THE CASE FOR ADHD
Claire Morrow examines the Attention Deficit controversy
Q: How many kids with ADHD does it take to change a light-bulb?
A: Let’s ride our bikes!
Of course children like to ride bikes (a great mystery), and they are rarely called upon to change light-bulbs. But what happens to the kids in the joke when they are old enough to change light-bulbs? “OK…here I am…I’m at the shop…I’m going to buy light-bulbs and milk…great…I can do this.” By some miracle the adult with ADHD has their bank card with them and it’s not maxed out.
Gleefully arriving home – stopping briefly at the neighbour’s to pick up the spare keys so they can let themselves in (stepping carefully around the pile of junk in the hallway) – with bread, eggs and all the things to fix that crack in the wall and…no light-bulbs.
Everyone has those “senior moments” from time to time, and most of us can say “oh, that happens to me too”. But for some people it happens…a lot. Too much. Even if you haven’t been paying attention, you could hardly have failed to notice that there is a condition called Attention Deficit / Hyperactivity Disorder. It is the most common psychiatric diagnosis in children (in adults, depression is the most common) and it receives the kind of media attention that your average cancer charity would kill for. Not normally positive media attention though. Not your Here-are-the-warning-signs-see-your-doctor-now-for-help- thanks-to the-miracle-of-science kind of publicity, as a general rule. More your bad-kids-or-bad-parents-you-be-the-judge kind of attention. Children do not have ADHD because their parents smack them, or don’t smack them, because dad’s not around, because they’re poor or because they eat too much sugar/wheat/dairy products.
True, the odd child who is badly behaved, impulsive and super-active may be misdiagnosed with ADHD when there are in fact “problems at home”. But a good, thorough assessment would rule that out. An ADHD diagnosis is usually made very, very carefully with the involvement of several specialists, teachers and parents. One cannot simply front up to the family doctor, complain about the child and get a pill to make it go away.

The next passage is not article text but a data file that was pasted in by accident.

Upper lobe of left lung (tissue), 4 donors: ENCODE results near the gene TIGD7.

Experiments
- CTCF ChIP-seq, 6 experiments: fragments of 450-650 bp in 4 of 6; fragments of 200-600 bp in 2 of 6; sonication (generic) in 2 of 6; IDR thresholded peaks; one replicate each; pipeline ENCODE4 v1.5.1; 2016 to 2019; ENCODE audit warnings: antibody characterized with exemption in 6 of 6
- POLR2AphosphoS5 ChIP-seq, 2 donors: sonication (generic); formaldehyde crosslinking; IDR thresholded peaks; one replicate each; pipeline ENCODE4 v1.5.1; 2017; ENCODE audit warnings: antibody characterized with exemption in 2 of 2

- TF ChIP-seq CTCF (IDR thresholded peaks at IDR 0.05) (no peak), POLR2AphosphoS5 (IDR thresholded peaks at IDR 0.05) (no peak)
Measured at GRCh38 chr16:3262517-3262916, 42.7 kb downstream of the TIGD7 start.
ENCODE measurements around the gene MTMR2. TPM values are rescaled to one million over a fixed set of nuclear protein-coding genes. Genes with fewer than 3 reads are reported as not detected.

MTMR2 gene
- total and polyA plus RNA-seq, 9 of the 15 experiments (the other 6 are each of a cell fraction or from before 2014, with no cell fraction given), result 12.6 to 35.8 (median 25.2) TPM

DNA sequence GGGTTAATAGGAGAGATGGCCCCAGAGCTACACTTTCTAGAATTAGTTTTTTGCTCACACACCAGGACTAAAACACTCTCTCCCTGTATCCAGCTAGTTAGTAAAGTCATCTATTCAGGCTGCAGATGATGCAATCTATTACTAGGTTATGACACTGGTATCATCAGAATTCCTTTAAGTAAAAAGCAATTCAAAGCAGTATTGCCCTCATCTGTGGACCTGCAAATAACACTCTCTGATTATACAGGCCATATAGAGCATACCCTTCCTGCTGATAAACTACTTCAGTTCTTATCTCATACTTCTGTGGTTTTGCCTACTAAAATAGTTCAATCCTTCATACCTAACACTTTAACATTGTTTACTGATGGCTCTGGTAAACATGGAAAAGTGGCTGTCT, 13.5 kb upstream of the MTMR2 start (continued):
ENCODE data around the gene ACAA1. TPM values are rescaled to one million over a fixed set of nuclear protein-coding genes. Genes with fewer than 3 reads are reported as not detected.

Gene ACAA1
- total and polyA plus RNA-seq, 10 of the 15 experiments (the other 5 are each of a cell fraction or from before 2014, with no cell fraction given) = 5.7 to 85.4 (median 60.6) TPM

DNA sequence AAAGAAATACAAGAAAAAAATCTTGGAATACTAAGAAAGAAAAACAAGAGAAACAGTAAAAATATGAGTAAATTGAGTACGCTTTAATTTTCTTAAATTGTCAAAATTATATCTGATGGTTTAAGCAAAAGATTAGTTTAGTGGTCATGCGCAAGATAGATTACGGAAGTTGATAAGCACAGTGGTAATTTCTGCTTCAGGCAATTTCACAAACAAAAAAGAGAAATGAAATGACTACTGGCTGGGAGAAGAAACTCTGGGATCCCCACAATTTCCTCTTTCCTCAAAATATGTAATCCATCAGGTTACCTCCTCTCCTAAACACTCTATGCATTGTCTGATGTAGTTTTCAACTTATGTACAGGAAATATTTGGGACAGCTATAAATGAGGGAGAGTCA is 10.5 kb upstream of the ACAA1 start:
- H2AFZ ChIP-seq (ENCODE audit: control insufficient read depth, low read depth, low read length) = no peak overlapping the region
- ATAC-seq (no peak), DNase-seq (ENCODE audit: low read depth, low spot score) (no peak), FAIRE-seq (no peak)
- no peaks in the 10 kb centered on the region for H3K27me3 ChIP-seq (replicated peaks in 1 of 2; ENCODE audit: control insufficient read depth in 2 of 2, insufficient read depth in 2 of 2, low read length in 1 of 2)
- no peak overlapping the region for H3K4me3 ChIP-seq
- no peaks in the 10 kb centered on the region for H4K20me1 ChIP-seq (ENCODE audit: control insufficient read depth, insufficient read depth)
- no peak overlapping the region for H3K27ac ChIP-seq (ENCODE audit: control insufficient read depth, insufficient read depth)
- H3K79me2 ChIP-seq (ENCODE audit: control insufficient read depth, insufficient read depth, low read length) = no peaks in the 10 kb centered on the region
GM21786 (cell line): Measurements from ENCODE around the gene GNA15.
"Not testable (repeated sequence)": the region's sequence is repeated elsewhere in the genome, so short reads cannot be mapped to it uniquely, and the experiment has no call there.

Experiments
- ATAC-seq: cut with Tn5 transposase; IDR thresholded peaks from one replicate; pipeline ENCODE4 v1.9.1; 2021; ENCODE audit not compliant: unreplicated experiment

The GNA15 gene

Attention Deficit / Hyperactivity Disorder is primarily a disorder of attention. It comes in 3 flavors – hyperactive, inattentive and mixed (one scoop of each). The primary symptoms revolve around the ability to focus, concentrate, remember, control impulses and do what needs to be done. Inattentive type (with the clumsy diagnostic label “Attention Deficit/Hyperactivity Disorder – without significant hyperactivity”) results in a daydreamer who may not be diagosed until later because their inattentive style is hard for them, but doesn’t disrupt the class. Hyperactive type…well, we know hyperactive when we see it. A hyperactive child is not merely a colossal pain in the backside to take care of (babysitters-won’t-return syndrome) – they need extra time, love, humour, consistency and attention from someone who understands them. And to be protected from themselves – because impulse control is poor, they are not deliberately doing foolish things, they are just so focused on getting their ball that the “don’t go on roads” bit drops out of their mind. Which is very normal at 2 and 3 years old, not so normal in an 8 or 10 year old. And these kids have to grow up.